Actor and rapper Will Smith considered himself a coward for many years. As a boy, he was scared of his abusive, perfectionist dad from whom he wished he could protect his mom. He discovered that performing, both musically and as an actor, mitigated the risk of vulnerability with the chance to gain everything. His onstage humor, charm and originality won him worldwide fame and love—but also cost him. In Will (16.5 hours), Smith tells his incredible true story of rising, falling and discovering himself.
In the same way he studies his TV and film characters, Smith analyzes himself through vivid, theatrical anecdotes and stark metaphors. Rickety basement stairs become a descent into hell, and a game of Monopoly turns into a contest between success and death. Through his clear narration, Smith becomes not just a character but also himself, and the listener can easily “get” him.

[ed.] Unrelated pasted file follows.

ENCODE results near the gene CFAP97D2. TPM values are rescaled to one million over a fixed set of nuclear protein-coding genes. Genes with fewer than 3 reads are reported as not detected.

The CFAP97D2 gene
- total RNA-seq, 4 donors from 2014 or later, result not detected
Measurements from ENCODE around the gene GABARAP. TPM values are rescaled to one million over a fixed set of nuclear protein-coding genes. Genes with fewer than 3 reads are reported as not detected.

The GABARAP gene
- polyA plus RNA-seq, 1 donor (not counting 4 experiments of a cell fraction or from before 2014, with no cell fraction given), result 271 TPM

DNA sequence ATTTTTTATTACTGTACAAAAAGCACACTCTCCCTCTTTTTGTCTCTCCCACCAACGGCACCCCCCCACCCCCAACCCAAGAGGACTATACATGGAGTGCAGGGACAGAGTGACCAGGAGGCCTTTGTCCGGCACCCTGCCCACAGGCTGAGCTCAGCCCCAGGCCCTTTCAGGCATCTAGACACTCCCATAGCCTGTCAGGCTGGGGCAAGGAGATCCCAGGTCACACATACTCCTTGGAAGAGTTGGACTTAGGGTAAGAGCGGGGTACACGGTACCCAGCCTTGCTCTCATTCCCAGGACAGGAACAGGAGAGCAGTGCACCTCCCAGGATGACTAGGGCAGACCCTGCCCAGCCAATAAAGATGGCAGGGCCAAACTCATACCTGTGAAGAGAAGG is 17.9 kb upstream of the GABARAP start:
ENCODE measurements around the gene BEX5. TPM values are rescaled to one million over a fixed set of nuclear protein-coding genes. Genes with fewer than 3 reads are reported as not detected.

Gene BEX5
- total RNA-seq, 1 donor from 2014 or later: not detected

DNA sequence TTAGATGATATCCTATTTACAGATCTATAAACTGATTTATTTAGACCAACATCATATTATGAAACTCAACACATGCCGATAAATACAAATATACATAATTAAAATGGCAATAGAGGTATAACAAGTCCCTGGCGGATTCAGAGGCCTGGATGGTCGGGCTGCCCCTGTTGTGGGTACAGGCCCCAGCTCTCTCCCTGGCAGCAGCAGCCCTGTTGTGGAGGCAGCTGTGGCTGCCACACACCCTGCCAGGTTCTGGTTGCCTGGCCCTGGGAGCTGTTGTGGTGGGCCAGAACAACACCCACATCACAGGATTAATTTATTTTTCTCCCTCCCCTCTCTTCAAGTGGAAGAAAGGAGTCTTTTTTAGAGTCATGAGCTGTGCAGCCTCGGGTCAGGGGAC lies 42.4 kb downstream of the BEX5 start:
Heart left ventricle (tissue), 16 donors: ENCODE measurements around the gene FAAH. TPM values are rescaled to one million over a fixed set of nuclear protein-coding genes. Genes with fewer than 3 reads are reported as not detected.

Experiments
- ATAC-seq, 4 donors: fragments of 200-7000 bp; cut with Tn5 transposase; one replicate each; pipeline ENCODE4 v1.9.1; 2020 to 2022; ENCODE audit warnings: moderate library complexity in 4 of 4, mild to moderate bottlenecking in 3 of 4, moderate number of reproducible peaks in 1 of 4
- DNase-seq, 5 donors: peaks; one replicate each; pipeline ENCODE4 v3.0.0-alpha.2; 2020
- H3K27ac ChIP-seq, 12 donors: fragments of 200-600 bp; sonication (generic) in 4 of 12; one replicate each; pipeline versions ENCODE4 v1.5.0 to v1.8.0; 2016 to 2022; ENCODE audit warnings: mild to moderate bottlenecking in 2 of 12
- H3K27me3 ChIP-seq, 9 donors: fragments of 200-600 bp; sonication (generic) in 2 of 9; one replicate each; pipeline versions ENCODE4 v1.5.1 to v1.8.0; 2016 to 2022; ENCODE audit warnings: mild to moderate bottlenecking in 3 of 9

As Smith relates his story of learning how to move beyond simply surviving to thriving, his delivery is spot on, with masterful imitations of family members, friends and colleagues. Musical interludes and background music create a soundscape from which epiphanies burst brilliantly. Smith’s autobiography is a hero myth for readers seeking self-awareness.